Greece’s general government budget deficit will likely narrow further this year on biting austerity. However, fiscal consolidation will not be sustainable unless expenditures are reduced to lower levels and controlled while taxes are cut along with social security contributions.
The prospects for this kind of rebalancing are not bright given the propensity of the political elite to tax and spend and the lenders’ fixation with bringing in more revenues to close the budget hole and produce a sizable primary surplus. Sticking to the same course will likely lead to lower economic growth rates in the future as resources are transferred permanently from the private sector to the inefficient public sector.
We cited general government figures last week, showing that revenues jumped to about 45 percent of gross domestic product last year, despite the continued recession, from 38.3 percent of GDP in 2009 and 40 percent in 2005, when the economic pie was almost equal to last year’s 193.7 billion.
We also noted that estimated primary expenditures without some one-off items stood much higher at around 45-46 percent of GDP compared with 40 percent in 2005.
Fiscal consolidation has relied much more on increased revenues than spending cuts over the last few years.
This fiscal mix and the overdose of austerity, measured by the cyclically adjusted budget, explain the inefficiency of the country’s huge fiscal effort. It is noted it has taken restrictive measures accounting for over 30 percent of GDP to balance the primary budget this year from a record 10 percent of GDP in 2009.
The outcome would have been much better if successive governments had been willing and the troika had been more keen to overhaul the public sector from the early stages of the adjustment program. This would have likely resulted in some sizable savings to the budget since many redundant state entities would have closed down or merged with others and the number of employees in the general government would have been contained earlier on, allowing for a fairer distribution of wage cuts in the public sector.
Easier said than done
Of course, this is easier said than done in Greece since many politicians across the political spectrum tend to resist the streamlining of the public sector, where many of their relatives and voters work. Nevertheless, a look at the changes in general government spending between 2005 and 2012, when GDP at market prices was almost equal, highlights the areas of potential intervention. Indeed, three spending categories are singled out, namely salaries, social benefits and capital transfers payable.
We think the category of capital transfers should be taken out because it reflected one-off payments to recapitalize banks in 2012, bringing the total to 15 billion euros from 6.7 billion in 2011 and 8.4 billion in 2005. It looks that expenditures in this category should normalize again and come down considerably soon without much intervention by the authorities. Also, public sector salaries stood at 24.2 billion euros, or 12.5 percent of GDP, in 2012 from 22.4 billion, or 11.5 percent of GDP, in 2005. So, it was still higher by more than 2 billion euros compared to 2005 but one has to take into the account both the number of employees and inflation over this period. Nevertheless, spending could be reduced by 1-2 billion euros in the next couple of years if the streamlining of the public sector proceeds.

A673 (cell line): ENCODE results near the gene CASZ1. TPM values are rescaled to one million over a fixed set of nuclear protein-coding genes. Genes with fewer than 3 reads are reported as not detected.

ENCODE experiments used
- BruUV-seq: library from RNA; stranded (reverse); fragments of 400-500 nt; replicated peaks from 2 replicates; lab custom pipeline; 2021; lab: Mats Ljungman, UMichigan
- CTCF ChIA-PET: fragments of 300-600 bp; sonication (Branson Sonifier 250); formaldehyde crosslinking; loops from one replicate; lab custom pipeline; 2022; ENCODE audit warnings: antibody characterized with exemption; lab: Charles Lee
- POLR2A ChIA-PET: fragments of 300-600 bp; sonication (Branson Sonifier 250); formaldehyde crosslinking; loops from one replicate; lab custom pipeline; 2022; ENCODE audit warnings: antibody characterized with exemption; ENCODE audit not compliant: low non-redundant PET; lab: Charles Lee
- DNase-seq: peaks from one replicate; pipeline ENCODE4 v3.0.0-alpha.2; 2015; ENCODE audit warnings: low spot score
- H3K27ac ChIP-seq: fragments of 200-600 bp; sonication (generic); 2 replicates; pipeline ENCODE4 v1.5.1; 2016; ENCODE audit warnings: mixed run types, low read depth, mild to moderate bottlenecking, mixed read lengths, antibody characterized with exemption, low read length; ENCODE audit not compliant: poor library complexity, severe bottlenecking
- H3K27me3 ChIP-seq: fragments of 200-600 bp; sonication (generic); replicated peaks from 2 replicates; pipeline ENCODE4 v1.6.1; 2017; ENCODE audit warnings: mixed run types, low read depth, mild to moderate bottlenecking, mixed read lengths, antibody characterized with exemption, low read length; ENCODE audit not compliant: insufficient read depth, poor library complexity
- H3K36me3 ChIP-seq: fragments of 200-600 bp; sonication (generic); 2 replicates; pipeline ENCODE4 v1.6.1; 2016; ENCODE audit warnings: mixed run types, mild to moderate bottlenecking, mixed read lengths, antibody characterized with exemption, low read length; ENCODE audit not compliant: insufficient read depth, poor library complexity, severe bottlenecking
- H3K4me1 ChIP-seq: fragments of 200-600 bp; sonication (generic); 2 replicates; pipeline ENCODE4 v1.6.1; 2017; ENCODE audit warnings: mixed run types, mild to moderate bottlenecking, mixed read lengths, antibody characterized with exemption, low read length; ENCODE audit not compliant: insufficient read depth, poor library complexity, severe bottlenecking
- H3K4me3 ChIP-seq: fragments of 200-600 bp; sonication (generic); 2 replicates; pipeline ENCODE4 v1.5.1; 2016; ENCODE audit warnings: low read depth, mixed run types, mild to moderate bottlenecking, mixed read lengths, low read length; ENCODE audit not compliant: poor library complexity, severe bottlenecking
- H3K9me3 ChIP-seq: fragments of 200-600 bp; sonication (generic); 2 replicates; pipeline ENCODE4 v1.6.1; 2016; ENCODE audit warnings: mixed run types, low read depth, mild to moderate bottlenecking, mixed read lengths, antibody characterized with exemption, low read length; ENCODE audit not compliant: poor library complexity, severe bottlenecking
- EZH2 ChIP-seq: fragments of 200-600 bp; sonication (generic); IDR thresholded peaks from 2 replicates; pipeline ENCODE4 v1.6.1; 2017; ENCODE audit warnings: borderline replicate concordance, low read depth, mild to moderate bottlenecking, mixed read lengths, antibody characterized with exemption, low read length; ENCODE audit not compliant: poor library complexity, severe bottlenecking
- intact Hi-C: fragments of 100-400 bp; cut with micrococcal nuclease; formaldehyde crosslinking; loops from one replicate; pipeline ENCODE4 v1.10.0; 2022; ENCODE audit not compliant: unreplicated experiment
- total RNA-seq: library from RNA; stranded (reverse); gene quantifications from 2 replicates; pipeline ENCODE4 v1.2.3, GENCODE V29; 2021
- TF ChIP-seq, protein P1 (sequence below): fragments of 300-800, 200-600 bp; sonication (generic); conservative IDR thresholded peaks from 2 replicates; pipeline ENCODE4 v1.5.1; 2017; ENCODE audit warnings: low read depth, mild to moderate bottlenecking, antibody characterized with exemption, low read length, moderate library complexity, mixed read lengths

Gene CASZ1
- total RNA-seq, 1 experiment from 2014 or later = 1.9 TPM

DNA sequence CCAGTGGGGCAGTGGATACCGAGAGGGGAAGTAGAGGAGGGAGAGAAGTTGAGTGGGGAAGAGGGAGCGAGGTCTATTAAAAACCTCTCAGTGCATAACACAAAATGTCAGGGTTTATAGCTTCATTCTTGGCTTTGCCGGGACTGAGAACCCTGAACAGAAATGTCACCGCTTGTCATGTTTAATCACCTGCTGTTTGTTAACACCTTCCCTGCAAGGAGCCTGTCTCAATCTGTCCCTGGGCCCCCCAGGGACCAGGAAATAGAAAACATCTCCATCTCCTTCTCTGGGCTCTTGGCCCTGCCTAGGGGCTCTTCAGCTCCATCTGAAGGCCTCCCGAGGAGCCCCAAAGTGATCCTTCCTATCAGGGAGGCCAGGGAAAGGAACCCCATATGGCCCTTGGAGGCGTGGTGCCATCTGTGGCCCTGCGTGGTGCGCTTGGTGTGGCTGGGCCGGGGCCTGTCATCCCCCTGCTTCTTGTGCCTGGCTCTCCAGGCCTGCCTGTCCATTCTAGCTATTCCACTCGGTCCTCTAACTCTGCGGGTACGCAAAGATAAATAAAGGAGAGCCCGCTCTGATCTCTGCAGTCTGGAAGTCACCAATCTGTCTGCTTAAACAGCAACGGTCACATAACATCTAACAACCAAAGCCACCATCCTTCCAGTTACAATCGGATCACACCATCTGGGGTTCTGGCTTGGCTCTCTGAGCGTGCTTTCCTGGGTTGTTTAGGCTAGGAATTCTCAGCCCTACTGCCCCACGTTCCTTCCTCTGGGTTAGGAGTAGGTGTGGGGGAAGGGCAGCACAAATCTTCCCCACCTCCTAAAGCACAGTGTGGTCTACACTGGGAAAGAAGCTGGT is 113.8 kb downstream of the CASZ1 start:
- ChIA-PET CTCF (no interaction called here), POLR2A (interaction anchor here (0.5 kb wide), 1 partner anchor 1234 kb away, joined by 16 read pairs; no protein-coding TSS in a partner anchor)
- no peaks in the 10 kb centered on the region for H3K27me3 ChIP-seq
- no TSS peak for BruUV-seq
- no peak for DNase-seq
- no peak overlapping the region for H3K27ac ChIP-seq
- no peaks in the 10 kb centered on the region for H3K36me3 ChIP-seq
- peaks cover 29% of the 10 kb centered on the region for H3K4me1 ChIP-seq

However, the big difference in primary spending is due to the social benefits category. Greece spent 44.4 billion euros, or 22.9 percent of GDP, last year compared to 31.8 billion or 16.5 percent of GDP in 2005, that is, more than 12 billion euros.
It is noted the country spent 22.5 billion, or 15.4 percent of its GDP, on social benefits in 2001, the year it was admitted to the eurozone.
This is a huge amount and could make the difference in producing a large primary surplus while reducing taxes.
Since the Greek population is aging, it is normal to expect a rise in expenditures for healthcare and pensions. On the other hand, one should note Greece has more than 2.7 million pensioners receiving more than 4.4 million pensions, according to official data, but the population aged 65 and over is a bit more than 2 million people. This is the result of rules favoring early retirement for groups like military personnel and mothers with three or more children. As far as public healthcare expenditure is concerned, this is another area which has been begging for intervention for a long time. The government has finally decided to introduce measures, such as claw back, to limit spending. These may be unfair measures and could result in the closure of private clinics and other diagnostic centers in coming years, but it is the result of chronic indifference about doing anything regarding overspending in healthcare. Efforts to contain overprescription of drugs and tests are also in the right direction and will likely lead to fewer bogus prescriptions.
This policy of overprescriptions has cost the budget tens of billions of euros year after year and explains why Greece has one of the highest percentage of pharmacies and pharmacists per capita in the world and is a world leader in doctors per capita, although its hospitals are woefully undestaffed in terms of nurses. Greece needs to tackle overspending in social benefits to speed up fiscal consolidation and create room for tax cuts. If it doesn’t, it will pay a big price in low growth rates for a long time.